Staff Publications

Staff Publications

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    'Staff publications' is the digital repository of Wageningen University & Research

    'Staff publications' contains references to publications authored by Wageningen University staff from 1976 onward.

    Publications authored by the staff of the Research Institutes are available from 1995 onwards.

    Full text documents are added when available. The database is updated daily and currently holds about 240,000 items, of which 72,000 in open access.

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Record number 362922
Title Analysis of the real EADGENE data set: Multivariate approaches and post analyis
Author(s) Sorensen, P.; Bonnet, A.; Buitenhuis, B.; Closset, R.; Dejean, S.; Delmas, C.; Duval, M.; Glass, L.; Hedegaard, J.; Hornshoj, H.; Hulsegge, B.; Jaffrezic, F.; Jensen, K.; Jiang, L.; Koning, D.J. de; Lê Cao, K.A.; Nie, H.; Petzl, W.; Pool, M.H.; Robert-Granie, C.; San Cristobal, M.; Lund, M.S.; Schothorst, E.M. van; Schuberth, H.J.; Seyfert, H.M.; Tosser-klopp, G.; Waddington, D.; Watson, D.; Yang, W.; Zerbe, H.
Source Genetics, Selection, Evolution 39 (2007)6. - ISSN 0999-193X - p. 651 - 668.
Department(s) Livestock Research
Animal Breeding and Genetics
RIKILT - Business Unit Safety & Health
Publication type Refereed Article in a scientific journal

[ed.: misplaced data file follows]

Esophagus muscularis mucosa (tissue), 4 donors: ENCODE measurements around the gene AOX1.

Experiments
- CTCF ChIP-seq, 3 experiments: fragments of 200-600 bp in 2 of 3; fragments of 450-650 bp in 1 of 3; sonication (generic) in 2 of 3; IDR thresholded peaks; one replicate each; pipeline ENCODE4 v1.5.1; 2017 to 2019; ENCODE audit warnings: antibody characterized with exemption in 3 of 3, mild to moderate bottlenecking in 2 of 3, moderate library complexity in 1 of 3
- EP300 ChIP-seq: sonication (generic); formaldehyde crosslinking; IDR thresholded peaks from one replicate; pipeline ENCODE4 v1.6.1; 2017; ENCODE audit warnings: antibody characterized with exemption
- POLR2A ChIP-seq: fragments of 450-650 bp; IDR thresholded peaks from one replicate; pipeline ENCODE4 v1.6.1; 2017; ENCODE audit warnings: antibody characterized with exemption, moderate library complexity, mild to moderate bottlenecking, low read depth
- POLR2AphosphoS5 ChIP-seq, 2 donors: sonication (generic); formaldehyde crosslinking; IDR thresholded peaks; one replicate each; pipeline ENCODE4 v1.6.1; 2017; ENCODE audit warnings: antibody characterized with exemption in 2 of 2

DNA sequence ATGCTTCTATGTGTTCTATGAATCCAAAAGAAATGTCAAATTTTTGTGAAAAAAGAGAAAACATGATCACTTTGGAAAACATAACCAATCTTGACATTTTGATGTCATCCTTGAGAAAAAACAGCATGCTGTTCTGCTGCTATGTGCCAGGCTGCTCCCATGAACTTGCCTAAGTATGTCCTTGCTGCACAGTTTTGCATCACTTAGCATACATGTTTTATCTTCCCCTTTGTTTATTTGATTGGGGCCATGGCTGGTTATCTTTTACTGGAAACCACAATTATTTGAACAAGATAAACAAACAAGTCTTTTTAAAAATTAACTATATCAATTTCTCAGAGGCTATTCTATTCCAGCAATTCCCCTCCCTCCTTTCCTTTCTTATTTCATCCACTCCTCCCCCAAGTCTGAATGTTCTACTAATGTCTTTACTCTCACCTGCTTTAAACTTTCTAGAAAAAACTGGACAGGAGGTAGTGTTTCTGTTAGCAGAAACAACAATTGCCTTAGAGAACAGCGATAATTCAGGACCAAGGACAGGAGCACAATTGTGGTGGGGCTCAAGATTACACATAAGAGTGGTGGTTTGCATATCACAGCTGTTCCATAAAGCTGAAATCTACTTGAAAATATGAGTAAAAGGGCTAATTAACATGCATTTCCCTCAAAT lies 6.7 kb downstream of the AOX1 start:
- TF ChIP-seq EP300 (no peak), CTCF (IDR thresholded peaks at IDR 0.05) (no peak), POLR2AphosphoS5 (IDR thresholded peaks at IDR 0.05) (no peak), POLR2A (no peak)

Publication year 2007
Keyword(s) gene-expression data - escherichia-coli - bioconductor - association - biology
Abstract The aim of this paper was to describe, and when possible compare, the multivariate methods used by the participants in the EADGENE WP1.4 workshop. The first approach was for class discovery and class prediction using evidence from the data at hand. Several teams used hierarchical clustering (HC) or principal component analysis (PCA) to identify groups of differentially expressed genes with a similar expression pattern over time points and infective agent (E. coli or S. aureus). The main result from these analyses was that HC and PCA were able to separate tissue samples taken at 24 h following E. coli infection from the other samples. The second approach identified groups of differentially co-expressed genes, by identifying clusters of genes highly correlated when animals were infected with E. coli but not correlated more than expected by chance when the infective pathogen was S. aureus. The third approach looked at differential expression of predefined gene sets. Gene sets were defined based on information retrieved from biological databases such as Gene Ontology. Based on these annotation sources the teams used either the GlobalTest or the Fisher exact test to identify differentially expressed gene sets. The main result from these analyses was that gene sets involved in immune defence responses were differentially expressed.
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